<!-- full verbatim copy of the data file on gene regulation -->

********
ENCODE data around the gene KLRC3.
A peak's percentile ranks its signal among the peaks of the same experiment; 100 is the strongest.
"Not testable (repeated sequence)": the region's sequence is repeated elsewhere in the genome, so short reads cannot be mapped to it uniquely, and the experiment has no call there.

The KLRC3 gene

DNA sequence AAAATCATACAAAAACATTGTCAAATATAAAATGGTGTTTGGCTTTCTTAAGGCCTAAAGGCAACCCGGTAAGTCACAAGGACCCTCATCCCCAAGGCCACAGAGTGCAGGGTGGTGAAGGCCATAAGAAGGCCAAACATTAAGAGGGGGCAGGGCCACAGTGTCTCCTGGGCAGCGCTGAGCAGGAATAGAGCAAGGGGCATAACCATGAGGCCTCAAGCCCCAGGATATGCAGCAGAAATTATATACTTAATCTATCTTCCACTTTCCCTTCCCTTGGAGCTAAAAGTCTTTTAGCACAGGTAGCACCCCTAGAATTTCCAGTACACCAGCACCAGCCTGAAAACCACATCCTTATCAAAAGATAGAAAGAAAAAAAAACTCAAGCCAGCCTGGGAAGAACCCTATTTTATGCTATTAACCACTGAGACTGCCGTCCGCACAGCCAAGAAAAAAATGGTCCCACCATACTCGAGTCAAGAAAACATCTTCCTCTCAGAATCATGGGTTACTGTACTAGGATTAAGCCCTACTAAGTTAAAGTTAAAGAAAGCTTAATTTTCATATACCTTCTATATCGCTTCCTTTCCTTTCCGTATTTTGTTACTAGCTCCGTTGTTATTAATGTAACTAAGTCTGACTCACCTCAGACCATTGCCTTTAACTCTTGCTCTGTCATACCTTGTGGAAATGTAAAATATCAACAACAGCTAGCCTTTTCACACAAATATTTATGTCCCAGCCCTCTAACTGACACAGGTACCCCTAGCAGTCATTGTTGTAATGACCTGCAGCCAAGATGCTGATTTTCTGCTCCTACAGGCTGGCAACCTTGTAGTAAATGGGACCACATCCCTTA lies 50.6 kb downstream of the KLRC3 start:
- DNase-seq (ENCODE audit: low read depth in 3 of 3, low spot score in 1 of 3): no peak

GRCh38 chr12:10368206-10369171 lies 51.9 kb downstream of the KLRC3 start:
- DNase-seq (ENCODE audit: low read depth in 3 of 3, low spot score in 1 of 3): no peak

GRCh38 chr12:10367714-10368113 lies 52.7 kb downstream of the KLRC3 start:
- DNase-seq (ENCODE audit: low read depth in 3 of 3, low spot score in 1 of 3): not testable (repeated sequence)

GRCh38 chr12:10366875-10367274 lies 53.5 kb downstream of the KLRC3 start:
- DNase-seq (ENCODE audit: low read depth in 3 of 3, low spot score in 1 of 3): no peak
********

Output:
ENCODE data around the gene KLRC3.
A peak's percentile ranks its signal among the peaks of the same experiment; 100 is the strongest.
"Not testable (repeated sequence)": the region's sequence is repeated elsewhere in the genome, so short reads cannot be mapped to it uniquely, and the experiment has no call there.

The KLRC3 gene

DNA sequence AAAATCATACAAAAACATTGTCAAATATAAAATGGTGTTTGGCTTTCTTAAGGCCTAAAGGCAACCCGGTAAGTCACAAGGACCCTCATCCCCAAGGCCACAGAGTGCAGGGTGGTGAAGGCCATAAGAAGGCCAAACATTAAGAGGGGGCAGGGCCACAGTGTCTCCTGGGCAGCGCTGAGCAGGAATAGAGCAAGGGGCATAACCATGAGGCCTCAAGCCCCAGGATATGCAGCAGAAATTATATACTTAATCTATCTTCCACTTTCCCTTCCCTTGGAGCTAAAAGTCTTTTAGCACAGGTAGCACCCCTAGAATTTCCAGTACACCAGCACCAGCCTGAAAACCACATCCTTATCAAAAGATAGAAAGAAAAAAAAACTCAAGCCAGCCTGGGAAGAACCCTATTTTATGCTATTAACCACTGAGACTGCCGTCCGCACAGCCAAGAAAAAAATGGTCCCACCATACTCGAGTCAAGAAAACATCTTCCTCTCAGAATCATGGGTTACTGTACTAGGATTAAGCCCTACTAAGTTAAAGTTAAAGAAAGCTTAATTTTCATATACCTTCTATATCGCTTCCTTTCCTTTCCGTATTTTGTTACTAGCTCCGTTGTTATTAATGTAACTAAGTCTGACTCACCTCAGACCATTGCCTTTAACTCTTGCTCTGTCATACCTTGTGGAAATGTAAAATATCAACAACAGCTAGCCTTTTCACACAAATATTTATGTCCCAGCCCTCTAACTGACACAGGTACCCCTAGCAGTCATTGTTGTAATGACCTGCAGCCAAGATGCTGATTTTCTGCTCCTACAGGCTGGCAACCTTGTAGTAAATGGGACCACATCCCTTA lies 50.6 kb downstream of the KLRC3 start:
- DNase-seq (ENCODE audit: low read depth in 3 of 3, low spot score in 1 of 3): no peak

GRCh38 chr12:10368206-10369171 lies 51.9 kb downstream of the KLRC3 start:
- DNase-seq (ENCODE audit: low read depth in 3 of 3, low spot score in 1 of 3): no peak

GRCh38 chr12:10367714-10368113 lies 52.7 kb downstream of the KLRC3 start:
- DNase-seq (ENCODE audit: low read depth in 3 of 3, low spot score in 1 of 3): not testable (repeated sequence)

GRCh38 chr12:10366875-10367274 lies 53.5 kb downstream of the KLRC3 start:
- DNase-seq (ENCODE audit: low read depth in 3 of 3, low spot score in 1 of 3): no peak